• The power of a quiet space. You don’t have to necessarily be an introvert to appreciate a calm environment in which to process information. Incorporating spaces within your office design that allow for quiet and privacy, is always wise. (Read more about that here.) But, someone leaning toward the introverted side of the continuum, will be forever grateful.
  • They have nothing to communicate. By nature introverts can be less likely to share their thoughts — which makes it even more important that you check in with them regularly. Send them an e-mail, asking how their projects are progressing. They can reflect and respond on their own terms.
  • Introverts cannot lead. Truth be told, you are dead wrong here. Recent research has shown that those on the introverted side of the continuum are more open to a differences in opinion than their extroverted colleagues. As a result, they are more likely to make more informed decisions. In fact, it has been shown their hesitancy to monopolize the conversation, can actually make them powerful team members. Sounds like leadership material to me.

Are you an introvert? What workplace conditions help you excel?

Dr. Marla Gottschalk is a Workplace Psychologist. She also writes for Linkedin and formerly at US News & World Report.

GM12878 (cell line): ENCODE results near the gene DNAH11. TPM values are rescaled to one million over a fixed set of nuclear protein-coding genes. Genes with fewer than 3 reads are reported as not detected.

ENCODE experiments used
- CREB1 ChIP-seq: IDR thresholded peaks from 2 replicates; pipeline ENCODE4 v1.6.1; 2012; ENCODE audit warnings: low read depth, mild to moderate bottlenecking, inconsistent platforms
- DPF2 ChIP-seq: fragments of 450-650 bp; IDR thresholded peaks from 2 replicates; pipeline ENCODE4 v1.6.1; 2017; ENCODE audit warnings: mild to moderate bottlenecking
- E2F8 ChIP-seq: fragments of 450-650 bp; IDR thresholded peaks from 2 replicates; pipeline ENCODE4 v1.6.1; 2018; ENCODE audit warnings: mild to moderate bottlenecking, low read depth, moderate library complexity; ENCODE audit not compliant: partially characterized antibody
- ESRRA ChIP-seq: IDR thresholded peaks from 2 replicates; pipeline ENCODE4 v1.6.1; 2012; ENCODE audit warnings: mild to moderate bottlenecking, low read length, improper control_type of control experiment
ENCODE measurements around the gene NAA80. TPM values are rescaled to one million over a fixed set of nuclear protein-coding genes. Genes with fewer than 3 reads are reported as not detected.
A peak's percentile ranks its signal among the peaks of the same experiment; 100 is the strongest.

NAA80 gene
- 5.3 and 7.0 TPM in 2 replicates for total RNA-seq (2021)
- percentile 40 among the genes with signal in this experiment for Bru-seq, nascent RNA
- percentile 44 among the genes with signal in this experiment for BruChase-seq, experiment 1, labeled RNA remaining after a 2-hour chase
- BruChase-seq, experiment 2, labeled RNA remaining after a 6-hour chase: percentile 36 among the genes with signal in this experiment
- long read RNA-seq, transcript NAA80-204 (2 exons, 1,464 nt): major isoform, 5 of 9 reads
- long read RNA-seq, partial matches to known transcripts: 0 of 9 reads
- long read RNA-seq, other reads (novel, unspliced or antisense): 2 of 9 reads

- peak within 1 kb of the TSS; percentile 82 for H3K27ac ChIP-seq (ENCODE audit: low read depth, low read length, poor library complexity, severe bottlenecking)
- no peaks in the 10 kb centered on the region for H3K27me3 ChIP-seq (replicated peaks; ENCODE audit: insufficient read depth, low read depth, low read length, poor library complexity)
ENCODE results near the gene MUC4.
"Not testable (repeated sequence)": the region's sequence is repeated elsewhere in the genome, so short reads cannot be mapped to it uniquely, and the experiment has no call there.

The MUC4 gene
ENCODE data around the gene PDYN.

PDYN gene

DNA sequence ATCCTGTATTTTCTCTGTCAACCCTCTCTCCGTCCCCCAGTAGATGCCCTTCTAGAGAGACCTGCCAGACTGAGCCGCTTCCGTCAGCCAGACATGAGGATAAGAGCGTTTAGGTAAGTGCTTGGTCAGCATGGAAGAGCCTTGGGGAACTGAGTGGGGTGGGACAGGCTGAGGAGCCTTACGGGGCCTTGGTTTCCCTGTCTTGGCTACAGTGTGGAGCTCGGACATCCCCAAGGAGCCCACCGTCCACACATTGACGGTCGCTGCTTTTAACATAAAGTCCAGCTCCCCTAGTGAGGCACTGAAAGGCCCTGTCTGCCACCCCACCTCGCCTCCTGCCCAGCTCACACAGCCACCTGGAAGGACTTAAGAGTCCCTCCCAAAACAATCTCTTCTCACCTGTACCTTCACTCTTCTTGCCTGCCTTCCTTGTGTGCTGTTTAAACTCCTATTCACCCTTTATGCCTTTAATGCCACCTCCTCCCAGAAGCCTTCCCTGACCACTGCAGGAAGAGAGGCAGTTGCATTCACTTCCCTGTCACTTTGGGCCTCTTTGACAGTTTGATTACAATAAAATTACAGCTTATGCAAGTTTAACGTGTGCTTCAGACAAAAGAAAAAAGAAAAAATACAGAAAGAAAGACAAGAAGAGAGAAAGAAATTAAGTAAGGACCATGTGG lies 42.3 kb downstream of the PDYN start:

Music = Inspiration

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From time to time, we all experience some form of “writers block”. In the broadest sense, the words (and work) stop flowing, as we find ourselves faced with a “wall” which impedes our progress. We may simply be working too hard, or have lingered too long attempting to solve a specific problem.

Of course, changing gears can lead to a breakthrough (read more about the Eureka Phenonmena here.) Listening to a great piece of music, can affect this gridlock — setting our minds in motion, in an entirely different direction.

Here are six pieces of music that might take you away from the pressure, toward a more productive, fluid space. I happen to find these selections helpful. But, I would love to know what you queue up on Youtube or your IPod when energy is running low?

Share them with us here.  A little inspiration can never hurt.

Bittersweet Symphony by The Verve: